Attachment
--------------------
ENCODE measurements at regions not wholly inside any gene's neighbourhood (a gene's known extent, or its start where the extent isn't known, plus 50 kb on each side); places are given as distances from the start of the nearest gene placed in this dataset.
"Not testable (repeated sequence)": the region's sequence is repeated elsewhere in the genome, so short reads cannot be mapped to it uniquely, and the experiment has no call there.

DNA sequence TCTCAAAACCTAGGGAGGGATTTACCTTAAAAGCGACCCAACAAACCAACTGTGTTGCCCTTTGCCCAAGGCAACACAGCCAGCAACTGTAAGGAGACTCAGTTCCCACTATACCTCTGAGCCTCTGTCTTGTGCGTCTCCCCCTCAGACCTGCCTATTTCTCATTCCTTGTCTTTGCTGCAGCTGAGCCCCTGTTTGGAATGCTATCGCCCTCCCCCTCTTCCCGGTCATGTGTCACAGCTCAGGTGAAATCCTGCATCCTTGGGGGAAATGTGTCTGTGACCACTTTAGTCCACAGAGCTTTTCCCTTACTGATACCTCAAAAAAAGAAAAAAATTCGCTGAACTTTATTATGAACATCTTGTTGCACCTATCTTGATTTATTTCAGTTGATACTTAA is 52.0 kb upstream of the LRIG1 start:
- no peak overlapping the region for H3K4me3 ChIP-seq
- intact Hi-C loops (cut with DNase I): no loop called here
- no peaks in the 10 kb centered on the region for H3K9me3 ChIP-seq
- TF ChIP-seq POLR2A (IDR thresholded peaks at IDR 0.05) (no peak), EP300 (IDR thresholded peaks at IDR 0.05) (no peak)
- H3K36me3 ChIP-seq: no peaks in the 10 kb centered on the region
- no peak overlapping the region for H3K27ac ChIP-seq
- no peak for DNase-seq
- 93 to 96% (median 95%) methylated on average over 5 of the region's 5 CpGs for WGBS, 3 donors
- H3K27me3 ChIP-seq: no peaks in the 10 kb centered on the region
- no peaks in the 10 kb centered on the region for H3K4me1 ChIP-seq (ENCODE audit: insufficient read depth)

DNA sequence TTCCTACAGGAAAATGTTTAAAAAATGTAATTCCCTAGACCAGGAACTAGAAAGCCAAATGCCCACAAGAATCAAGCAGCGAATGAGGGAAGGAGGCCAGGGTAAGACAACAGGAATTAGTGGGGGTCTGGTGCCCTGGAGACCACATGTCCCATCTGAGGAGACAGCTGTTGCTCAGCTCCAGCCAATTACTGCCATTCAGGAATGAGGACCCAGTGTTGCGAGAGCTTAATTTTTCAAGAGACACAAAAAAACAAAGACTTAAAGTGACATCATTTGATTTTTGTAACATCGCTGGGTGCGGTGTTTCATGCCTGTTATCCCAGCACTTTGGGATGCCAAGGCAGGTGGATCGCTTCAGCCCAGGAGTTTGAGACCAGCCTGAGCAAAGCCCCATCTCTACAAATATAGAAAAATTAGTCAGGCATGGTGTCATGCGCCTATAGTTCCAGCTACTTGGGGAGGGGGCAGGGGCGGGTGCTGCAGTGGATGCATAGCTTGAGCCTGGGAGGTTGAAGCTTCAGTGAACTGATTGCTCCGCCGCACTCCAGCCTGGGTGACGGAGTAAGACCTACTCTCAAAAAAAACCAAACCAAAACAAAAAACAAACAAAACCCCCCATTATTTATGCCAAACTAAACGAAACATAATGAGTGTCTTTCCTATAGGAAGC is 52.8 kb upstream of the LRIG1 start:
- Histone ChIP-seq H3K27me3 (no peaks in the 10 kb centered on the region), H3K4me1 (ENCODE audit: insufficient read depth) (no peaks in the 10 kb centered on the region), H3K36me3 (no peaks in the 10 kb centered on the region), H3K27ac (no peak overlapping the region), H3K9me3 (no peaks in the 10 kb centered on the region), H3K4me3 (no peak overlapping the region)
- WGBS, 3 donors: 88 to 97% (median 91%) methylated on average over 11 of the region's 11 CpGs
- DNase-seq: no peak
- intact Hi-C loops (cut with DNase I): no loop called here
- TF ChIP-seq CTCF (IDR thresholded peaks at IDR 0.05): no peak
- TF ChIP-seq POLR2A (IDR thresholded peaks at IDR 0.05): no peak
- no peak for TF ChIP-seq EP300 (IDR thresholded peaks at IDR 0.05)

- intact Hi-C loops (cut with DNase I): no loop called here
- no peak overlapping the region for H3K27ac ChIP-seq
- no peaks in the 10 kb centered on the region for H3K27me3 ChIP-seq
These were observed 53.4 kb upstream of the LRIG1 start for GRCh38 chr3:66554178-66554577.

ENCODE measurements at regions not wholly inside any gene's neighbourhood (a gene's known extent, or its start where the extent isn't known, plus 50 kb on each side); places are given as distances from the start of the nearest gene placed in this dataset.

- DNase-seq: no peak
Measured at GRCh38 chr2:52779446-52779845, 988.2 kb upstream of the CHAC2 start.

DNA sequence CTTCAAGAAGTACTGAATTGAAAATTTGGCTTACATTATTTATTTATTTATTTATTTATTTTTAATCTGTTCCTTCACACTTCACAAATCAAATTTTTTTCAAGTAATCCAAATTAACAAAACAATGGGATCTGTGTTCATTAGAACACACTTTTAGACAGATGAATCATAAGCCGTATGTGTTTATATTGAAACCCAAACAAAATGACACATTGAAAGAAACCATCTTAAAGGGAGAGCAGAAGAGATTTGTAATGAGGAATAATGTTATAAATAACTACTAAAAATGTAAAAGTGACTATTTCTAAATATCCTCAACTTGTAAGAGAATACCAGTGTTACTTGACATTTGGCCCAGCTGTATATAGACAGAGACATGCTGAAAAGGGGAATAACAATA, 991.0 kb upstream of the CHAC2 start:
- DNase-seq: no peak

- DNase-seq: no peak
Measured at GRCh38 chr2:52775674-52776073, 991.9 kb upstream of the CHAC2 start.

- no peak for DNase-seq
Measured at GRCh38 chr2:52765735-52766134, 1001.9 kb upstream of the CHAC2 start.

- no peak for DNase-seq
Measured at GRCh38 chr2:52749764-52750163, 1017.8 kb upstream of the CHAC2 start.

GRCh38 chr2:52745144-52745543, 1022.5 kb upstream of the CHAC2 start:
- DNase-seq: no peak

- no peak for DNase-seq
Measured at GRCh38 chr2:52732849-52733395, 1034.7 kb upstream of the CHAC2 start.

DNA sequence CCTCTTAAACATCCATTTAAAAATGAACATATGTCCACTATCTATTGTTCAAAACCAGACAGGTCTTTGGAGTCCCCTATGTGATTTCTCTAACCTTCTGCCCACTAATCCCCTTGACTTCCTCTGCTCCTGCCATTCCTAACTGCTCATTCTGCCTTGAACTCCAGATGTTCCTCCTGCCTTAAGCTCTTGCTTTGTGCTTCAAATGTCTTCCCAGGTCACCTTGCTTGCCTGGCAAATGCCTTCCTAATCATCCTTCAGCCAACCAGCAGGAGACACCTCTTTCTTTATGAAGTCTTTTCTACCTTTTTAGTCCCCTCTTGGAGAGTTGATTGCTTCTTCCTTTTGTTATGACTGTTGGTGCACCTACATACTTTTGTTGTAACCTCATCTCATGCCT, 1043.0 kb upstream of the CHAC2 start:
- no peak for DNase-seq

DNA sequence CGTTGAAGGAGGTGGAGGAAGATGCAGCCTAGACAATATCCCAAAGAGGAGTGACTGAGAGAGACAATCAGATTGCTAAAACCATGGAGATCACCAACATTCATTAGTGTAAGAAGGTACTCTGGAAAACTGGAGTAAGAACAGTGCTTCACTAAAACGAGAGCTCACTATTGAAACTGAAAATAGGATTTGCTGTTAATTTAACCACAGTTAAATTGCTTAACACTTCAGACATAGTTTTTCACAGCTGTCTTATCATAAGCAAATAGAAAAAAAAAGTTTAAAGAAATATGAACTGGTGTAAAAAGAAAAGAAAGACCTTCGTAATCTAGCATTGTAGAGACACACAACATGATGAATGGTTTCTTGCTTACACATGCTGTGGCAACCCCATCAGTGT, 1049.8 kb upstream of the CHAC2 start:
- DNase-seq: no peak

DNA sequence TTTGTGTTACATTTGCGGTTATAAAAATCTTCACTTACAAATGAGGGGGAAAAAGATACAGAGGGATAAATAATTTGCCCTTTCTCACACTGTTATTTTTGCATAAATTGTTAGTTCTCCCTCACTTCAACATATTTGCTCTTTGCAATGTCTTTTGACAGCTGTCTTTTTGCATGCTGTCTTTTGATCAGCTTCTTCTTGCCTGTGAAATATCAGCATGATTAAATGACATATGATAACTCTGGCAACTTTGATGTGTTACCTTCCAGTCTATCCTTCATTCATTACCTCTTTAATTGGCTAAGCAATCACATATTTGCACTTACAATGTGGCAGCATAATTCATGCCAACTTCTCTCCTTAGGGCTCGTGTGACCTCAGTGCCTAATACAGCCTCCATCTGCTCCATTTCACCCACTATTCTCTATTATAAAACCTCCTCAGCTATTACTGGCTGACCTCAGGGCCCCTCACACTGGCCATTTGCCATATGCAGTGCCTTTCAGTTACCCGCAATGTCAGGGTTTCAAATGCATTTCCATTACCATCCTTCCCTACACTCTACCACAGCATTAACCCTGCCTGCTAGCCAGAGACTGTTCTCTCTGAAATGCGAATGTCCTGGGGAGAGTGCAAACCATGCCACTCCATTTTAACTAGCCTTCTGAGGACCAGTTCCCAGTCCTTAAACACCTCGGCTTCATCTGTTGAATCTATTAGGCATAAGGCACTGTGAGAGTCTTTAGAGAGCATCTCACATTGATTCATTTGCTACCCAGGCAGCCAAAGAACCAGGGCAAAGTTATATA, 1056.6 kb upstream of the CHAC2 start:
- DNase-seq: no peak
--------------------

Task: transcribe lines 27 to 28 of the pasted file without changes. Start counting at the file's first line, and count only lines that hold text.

- DNase-seq: no peak
Measured at GRCh38 chr2:52779446-52779845, 988.2 kb upstream of the CHAC2 start.